Tricks with DateSerial

The DateSerial function has an interesting feature: it doesn’t raise errors when you pass it an invalid month or day number. Instead, it evaluates the date as if the arguments were valid. For example, DateSerial(2000, 1, 32) returns the Date value of February 1, 2000. This behavior can (and should) be considered as a bug, but it’s a fact that it has never changed since VB1 and it is highly unlikely that Microsoft will change it in future versions of VB.

You can take advantage of this feature by writing date functions that would be rather difficult to write otherwise. For example:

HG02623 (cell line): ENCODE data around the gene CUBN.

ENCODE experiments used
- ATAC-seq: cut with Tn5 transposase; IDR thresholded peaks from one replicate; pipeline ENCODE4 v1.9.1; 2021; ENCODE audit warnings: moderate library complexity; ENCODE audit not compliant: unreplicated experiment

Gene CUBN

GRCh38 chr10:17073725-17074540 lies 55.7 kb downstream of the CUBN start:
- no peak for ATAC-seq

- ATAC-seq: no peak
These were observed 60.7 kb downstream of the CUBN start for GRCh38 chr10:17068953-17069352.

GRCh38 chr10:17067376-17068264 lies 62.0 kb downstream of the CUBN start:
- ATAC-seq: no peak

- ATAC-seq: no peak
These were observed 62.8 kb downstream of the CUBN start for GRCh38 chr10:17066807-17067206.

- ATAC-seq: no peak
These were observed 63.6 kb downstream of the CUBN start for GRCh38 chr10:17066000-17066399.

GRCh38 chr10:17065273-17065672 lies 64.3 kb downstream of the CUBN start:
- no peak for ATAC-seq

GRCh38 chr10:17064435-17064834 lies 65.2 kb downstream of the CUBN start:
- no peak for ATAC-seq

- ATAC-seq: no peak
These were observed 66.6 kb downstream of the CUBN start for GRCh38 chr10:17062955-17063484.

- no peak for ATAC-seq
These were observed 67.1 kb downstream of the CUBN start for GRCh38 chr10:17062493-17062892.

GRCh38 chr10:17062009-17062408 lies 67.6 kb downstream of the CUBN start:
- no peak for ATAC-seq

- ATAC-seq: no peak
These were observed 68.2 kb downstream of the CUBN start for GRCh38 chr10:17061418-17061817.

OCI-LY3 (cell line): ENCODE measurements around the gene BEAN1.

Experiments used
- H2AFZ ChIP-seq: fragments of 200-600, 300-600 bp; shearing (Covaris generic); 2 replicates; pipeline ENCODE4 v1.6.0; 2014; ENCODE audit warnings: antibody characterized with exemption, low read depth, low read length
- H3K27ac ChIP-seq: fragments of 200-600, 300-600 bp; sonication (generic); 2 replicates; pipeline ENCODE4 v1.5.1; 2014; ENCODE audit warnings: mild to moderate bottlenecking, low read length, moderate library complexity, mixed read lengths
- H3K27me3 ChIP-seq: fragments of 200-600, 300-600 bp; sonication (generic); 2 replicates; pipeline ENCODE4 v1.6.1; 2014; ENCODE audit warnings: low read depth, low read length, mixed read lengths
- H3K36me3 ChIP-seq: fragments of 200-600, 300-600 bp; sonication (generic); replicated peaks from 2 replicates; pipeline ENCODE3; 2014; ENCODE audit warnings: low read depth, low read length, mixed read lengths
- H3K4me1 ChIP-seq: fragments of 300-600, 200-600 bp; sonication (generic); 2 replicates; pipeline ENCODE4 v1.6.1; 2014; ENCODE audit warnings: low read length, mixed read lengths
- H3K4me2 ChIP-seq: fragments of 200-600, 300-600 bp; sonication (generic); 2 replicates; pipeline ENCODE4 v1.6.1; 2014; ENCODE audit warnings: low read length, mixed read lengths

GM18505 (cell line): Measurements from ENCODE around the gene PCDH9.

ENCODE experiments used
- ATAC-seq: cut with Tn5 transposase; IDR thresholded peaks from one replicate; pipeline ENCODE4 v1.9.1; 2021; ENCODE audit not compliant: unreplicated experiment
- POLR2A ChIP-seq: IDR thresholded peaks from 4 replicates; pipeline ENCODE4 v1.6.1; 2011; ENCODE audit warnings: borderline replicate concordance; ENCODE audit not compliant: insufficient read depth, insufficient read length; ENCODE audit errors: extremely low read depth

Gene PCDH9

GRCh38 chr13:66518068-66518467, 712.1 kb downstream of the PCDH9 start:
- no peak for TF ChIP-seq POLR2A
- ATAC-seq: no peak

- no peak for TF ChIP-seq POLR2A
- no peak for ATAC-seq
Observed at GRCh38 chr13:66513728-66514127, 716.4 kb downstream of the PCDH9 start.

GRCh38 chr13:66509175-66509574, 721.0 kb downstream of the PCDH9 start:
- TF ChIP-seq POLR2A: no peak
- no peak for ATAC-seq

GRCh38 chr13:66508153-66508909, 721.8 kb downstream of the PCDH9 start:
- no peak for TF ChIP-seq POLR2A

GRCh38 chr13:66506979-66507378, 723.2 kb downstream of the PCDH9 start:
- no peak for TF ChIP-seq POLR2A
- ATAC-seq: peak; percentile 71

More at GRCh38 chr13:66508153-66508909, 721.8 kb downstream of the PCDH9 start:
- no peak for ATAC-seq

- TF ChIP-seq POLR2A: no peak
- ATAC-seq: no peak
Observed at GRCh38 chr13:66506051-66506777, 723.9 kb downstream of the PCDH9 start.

' the last day of a givan monthFunction EndOfMonth(Year As Integer, Month As Integer) As Date    EndOfMonth = DateSerial(Year, Month + 1, 0)End Function' number of days in a monthFunction DaysInMonth(Year As Integer, Month As Integer) As Integer    DaysInMonth = Day(DateSerial(Year, Month + 1, 0))End Function' True if leap yearFunction IsLeapYear(Year As Integer) As Boolean    IsLeapYear = (Day(DateSerial(Year, 3, 0)) = 29)End Function

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